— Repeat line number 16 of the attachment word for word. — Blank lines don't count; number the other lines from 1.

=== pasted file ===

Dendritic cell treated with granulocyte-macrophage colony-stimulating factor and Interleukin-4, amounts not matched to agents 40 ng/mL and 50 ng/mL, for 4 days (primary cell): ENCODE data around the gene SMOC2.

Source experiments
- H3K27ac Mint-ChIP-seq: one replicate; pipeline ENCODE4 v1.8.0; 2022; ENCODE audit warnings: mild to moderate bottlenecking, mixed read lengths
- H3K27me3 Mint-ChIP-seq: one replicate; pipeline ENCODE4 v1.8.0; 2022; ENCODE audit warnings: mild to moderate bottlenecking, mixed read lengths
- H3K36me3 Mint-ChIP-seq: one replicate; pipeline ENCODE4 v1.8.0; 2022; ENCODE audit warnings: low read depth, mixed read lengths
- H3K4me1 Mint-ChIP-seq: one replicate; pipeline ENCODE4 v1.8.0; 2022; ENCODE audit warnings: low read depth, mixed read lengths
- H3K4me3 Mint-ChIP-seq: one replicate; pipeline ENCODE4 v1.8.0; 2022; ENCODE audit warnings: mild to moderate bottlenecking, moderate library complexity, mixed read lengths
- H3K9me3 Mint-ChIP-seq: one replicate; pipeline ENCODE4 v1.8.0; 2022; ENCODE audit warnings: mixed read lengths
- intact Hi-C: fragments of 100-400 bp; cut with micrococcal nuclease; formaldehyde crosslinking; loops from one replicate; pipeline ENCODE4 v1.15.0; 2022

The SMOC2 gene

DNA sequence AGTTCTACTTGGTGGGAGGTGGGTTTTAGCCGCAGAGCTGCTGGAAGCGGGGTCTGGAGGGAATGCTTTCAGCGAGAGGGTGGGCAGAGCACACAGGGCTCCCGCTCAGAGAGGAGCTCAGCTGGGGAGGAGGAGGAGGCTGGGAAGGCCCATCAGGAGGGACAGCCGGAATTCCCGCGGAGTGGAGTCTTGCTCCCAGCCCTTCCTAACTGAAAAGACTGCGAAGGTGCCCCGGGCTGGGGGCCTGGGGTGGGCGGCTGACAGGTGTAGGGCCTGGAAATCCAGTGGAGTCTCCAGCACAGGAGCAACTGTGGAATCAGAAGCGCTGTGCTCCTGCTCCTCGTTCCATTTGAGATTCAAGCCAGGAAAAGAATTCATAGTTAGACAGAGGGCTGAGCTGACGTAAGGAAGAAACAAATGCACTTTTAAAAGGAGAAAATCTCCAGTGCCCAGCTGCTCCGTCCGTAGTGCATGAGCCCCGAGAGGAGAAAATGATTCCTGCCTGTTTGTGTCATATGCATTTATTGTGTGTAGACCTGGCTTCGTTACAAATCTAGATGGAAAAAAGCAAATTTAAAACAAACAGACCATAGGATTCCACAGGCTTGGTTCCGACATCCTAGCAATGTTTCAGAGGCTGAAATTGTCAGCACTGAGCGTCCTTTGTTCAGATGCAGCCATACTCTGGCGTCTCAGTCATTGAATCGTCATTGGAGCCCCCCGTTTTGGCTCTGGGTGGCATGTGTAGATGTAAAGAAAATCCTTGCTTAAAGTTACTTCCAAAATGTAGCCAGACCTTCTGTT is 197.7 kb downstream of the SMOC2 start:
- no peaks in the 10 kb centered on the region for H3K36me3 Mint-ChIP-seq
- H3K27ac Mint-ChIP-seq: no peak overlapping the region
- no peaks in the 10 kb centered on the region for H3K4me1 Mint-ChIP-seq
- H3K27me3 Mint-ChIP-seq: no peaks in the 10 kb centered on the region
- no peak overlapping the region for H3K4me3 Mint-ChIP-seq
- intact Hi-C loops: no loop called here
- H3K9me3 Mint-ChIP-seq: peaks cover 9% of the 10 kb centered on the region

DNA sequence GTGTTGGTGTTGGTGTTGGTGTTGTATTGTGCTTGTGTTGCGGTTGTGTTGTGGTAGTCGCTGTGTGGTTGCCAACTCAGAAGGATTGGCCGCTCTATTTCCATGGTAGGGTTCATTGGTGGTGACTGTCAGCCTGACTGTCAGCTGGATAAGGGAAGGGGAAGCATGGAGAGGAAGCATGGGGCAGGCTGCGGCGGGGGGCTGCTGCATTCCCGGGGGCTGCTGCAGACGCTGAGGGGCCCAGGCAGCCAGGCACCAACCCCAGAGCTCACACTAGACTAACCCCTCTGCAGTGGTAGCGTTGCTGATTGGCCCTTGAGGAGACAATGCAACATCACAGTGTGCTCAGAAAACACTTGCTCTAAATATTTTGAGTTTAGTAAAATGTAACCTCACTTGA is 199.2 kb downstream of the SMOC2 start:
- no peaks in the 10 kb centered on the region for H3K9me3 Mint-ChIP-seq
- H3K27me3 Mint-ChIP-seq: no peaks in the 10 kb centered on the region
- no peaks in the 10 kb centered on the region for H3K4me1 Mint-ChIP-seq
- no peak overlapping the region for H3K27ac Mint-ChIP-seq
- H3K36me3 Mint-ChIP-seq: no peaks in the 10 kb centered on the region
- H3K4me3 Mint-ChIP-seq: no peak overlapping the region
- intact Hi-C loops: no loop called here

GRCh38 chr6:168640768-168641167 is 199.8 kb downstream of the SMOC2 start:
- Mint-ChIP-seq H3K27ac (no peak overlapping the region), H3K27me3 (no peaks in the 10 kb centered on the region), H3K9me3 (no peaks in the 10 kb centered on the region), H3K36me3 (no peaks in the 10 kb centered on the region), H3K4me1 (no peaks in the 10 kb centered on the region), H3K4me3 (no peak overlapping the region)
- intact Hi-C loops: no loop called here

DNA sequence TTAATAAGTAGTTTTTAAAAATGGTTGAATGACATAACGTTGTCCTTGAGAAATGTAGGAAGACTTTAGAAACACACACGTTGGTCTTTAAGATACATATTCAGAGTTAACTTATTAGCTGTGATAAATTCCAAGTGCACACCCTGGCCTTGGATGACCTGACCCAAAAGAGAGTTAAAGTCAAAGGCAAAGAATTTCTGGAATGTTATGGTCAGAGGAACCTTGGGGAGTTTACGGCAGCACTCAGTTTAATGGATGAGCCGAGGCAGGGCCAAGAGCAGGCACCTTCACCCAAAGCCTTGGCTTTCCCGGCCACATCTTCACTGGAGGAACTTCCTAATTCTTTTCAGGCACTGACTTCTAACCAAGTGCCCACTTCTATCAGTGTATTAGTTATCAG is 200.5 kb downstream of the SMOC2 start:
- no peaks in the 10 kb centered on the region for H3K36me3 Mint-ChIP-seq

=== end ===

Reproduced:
- no peak overlapping the region for H3K4me3 Mint-ChIP-seq